April 22, 2014

Server Setup for Multi-Tenancy Applications

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For those of you making an application which supports multi-tenancy, here's some web server configurations you might find handy. A multi-tenancy application in this case is an application who has one code base but supports many organizations/tenants. This typical of many SaaS applications.

One common way to divide up users (or "organizations") with an application is to use subdomains. For example, beanstalkapp.com uses subdomains in such a way. Each organization can have many users. So, for organization "FooBar", the Beanstalkapp domain where users would log into would be http://foobar.beanstalkapp.com.

Now, to do this, we likely want to use the same code base for the entire application. From a web server point of view, this means we want to create a virtual host which can match a wildcard subdomain, so we can have the same application code handle the request. Let's see how to do that in Apache and Nginx.


For this Apache example, we'll create a virtual host for our marketing site (assuming it's not part of your main application code) and one virtual host for our application.

# The order of the VHosts is important

# Marketing Site
<VirtualHost *:80>

ServerName myapp.io;
ServerAlias www.myapp.io;

DocumentRoot /var/www/marketing-site


The above is just a virtual host like any other. It handles myapp.io and www.myapp.io requests via the ServerName and ServerAlias directives respectively. (The above virtual host isn't complete, you may need to add in some extra directives).

# App Site
<VirtualHost *:80>

ServerName app.myapp.io;
ServerAlias *.myapp.io;

DocumentRoot /var/www/app-site


This virtual host handles a base ServerName of app.myapp.io (you may or may not want to use that yourself) and then uses ServerAlias to match a wildcard subdomain. This directs to a separate DocumentRoot than the marketing site.

If you're using Apache in front of a FastCGI process (simlar to an Nginx setup), you can easily just pass off this request to that as well. That would allow you to combine the previous two virtual hosts into one.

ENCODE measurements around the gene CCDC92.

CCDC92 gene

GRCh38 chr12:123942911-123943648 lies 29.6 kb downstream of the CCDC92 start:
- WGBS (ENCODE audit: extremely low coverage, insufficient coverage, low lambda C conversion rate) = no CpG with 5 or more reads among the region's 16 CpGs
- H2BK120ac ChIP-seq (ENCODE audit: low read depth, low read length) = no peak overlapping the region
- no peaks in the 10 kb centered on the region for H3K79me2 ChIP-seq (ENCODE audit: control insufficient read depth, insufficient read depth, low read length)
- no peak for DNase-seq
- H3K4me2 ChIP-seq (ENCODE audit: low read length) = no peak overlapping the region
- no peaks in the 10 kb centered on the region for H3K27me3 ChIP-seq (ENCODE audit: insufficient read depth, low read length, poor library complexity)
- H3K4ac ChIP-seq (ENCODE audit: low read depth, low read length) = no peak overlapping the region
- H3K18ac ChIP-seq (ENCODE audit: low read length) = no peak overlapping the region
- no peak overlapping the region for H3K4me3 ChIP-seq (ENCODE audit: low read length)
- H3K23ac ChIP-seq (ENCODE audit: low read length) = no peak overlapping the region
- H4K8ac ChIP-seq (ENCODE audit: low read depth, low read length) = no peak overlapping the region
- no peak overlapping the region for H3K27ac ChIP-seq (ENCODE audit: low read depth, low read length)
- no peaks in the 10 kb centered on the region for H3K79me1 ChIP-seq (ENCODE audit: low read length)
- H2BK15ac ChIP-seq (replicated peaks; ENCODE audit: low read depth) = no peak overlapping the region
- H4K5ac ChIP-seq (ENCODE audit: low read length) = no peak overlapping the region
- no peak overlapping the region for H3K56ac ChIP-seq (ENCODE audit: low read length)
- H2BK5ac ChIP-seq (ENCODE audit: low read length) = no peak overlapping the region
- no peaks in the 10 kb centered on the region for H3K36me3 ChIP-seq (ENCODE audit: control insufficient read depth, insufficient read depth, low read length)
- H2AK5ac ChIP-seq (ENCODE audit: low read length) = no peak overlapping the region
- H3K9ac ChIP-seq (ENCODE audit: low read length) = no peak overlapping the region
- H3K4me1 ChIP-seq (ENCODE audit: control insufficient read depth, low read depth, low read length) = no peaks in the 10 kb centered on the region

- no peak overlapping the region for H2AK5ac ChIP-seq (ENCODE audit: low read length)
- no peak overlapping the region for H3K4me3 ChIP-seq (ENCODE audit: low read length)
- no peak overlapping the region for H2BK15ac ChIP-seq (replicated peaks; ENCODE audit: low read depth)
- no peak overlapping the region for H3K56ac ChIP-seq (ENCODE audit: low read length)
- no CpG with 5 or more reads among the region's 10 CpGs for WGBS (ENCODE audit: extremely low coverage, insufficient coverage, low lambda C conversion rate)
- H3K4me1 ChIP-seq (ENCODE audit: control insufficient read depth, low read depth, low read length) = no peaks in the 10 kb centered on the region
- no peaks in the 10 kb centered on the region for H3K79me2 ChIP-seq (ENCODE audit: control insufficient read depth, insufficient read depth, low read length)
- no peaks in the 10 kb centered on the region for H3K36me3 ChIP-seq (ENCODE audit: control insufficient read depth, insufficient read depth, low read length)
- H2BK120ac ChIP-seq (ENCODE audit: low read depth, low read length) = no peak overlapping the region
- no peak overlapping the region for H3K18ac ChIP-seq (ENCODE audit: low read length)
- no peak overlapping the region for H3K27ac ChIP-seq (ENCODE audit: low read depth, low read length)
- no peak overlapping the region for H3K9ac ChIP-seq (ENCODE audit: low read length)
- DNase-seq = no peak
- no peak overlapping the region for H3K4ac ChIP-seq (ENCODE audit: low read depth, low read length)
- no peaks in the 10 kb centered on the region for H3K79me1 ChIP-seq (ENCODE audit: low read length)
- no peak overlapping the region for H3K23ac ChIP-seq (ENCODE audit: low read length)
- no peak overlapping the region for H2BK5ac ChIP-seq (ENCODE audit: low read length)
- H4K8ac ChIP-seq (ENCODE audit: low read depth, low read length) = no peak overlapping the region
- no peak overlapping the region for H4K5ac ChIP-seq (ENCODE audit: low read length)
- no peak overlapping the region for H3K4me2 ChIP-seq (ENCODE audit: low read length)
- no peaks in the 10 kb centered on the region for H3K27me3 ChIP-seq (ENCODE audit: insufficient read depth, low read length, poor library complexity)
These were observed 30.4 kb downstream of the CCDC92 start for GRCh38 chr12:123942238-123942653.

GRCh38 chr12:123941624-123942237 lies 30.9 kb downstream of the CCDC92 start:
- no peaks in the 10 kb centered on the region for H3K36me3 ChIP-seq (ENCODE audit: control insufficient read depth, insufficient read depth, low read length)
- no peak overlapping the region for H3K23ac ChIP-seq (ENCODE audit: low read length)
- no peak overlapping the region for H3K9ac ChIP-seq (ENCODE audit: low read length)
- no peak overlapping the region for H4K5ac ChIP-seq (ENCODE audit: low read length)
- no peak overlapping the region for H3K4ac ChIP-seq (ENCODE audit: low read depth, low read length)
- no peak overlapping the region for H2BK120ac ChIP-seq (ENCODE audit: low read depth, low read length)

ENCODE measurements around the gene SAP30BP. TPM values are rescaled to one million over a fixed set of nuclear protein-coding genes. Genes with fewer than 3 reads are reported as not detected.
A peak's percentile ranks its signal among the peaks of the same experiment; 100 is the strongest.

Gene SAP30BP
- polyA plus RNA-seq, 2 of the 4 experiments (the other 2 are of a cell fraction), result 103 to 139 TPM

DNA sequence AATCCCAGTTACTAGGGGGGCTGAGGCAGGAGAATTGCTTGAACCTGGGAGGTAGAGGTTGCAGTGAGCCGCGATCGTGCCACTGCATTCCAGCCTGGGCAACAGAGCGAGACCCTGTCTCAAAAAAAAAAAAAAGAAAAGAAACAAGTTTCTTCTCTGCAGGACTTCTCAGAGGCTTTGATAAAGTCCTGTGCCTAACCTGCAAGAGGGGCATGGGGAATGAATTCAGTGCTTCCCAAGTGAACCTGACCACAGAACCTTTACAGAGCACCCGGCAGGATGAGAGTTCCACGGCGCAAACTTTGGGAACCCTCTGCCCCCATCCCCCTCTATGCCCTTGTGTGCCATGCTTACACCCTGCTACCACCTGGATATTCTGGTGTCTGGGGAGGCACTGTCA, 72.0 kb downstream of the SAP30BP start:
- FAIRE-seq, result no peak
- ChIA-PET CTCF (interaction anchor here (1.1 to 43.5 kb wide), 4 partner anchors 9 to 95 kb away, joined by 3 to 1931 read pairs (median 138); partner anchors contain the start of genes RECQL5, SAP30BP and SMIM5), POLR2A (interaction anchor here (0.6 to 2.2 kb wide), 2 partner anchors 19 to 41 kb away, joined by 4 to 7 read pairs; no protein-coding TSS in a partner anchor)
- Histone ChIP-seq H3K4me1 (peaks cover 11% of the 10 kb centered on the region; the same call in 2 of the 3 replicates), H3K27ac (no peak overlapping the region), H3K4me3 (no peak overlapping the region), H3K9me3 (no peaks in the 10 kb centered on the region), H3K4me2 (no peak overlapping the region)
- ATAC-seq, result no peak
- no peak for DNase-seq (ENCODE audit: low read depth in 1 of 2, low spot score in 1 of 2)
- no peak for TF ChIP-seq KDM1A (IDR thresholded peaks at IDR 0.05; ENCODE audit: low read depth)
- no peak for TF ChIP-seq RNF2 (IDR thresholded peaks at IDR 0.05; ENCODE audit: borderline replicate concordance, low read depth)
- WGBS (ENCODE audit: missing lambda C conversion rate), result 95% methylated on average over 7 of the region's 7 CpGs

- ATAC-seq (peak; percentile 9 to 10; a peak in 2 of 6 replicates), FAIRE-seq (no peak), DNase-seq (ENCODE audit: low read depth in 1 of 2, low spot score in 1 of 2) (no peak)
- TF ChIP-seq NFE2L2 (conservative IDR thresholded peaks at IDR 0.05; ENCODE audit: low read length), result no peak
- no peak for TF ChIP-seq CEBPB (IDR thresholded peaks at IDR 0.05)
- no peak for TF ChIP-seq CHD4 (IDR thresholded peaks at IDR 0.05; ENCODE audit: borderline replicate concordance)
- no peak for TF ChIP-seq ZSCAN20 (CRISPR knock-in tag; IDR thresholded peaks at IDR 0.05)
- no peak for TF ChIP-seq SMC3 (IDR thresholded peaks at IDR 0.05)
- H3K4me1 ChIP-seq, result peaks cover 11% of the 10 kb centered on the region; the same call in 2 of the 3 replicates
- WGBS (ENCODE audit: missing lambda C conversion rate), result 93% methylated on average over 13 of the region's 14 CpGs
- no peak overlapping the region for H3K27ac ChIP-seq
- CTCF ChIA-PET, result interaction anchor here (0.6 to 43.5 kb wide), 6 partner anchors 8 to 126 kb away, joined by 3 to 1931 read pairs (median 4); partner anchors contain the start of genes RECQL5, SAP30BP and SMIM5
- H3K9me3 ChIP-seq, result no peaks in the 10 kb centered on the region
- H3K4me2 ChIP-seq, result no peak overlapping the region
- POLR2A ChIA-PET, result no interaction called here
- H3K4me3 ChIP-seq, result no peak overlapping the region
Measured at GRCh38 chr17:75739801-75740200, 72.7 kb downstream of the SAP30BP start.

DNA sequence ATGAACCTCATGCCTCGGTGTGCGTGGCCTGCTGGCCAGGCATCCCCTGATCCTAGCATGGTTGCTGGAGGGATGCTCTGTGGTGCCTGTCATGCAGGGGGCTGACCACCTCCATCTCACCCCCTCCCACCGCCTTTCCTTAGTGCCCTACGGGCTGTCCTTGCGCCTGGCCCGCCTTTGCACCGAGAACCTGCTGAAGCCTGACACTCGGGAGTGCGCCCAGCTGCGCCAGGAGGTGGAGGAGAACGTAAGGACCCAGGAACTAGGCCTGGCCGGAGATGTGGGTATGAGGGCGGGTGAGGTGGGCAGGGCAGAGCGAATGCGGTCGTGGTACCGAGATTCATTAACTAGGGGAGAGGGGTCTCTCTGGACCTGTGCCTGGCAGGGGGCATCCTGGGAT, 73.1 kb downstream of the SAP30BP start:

Nginx can have a similar setup.

# Marketing Site
server {
    listen 80;

    server_name www.myapp.io myapp.io

    root /var/www/marketing-site


The above server block can be used for a marketing home page. Again, it's just a regular old virtual server for Nginx. Nothing special here - it's setup for www.myapp.io and myapp.io domains. (You likely want to use more directives in there - the above example is abbreviated to show only what's necessary).

# App Site
server {
    listen 80;

    # Match *.myapp.io
    server_name  ~^(?<user>.+)\.myapp\.io$;

    root /var/www/app-site

    # Optionally pass the subdomain to the app via
    # fastcgi_param, so it's available as an
    # environment variable
    location / {
        fastcgi_param  USER $user;
        include fastcgi_params; # fastcgi.conf for version 1.6.1+

In this server block, we match a wildcard subdomain. As a bonus, we capture it as well as a $user variable, and can pass that off to our application using a fastcgi_pass directive. This will then become available as an environment variable in our application.

These virtual hosts aren't necessarily complete. Check out the edition on Apache virtual hosts and using Nginx to get more details on what should go in there.

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